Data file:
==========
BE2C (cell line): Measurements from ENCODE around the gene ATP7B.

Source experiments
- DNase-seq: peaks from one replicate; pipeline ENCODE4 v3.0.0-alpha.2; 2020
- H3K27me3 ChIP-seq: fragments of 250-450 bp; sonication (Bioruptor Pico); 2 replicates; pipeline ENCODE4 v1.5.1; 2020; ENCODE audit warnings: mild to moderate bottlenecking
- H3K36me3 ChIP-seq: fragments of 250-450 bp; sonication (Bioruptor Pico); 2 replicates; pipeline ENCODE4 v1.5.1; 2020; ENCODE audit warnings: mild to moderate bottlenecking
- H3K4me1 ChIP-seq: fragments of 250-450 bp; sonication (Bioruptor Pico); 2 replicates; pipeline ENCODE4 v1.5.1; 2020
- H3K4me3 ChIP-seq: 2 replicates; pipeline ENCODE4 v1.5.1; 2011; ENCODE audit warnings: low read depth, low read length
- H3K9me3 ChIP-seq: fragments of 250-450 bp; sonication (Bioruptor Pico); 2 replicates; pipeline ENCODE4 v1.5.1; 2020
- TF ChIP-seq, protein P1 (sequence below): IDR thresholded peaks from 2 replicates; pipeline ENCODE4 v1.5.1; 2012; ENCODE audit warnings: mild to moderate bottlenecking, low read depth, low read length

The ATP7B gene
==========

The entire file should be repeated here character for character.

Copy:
BE2C (cell line): Measurements from ENCODE around the gene ATP7B.

Source experiments
- DNase-seq: peaks from one replicate; pipeline ENCODE4 v3.0.0-alpha.2; 2020
- H3K27me3 ChIP-seq: fragments of 250-450 bp; sonication (Bioruptor Pico); 2 replicates; pipeline ENCODE4 v1.5.1; 2020; ENCODE audit warnings: mild to moderate bottlenecking
- H3K36me3 ChIP-seq: fragments of 250-450 bp; sonication (Bioruptor Pico); 2 replicates; pipeline ENCODE4 v1.5.1; 2020; ENCODE audit warnings: mild to moderate bottlenecking
- H3K4me1 ChIP-seq: fragments of 250-450 bp; sonication (Bioruptor Pico); 2 replicates; pipeline ENCODE4 v1.5.1; 2020
- H3K4me3 ChIP-seq: 2 replicates; pipeline ENCODE4 v1.5.1; 2011; ENCODE audit warnings: low read depth, low read length
- H3K9me3 ChIP-seq: fragments of 250-450 bp; sonication (Bioruptor Pico); 2 replicates; pipeline ENCODE4 v1.5.1; 2020
- TF ChIP-seq, protein P1 (sequence below): IDR thresholded peaks from 2 replicates; pipeline ENCODE4 v1.5.1; 2012; ENCODE audit warnings: mild to moderate bottlenecking, low read depth, low read length

The ATP7B gene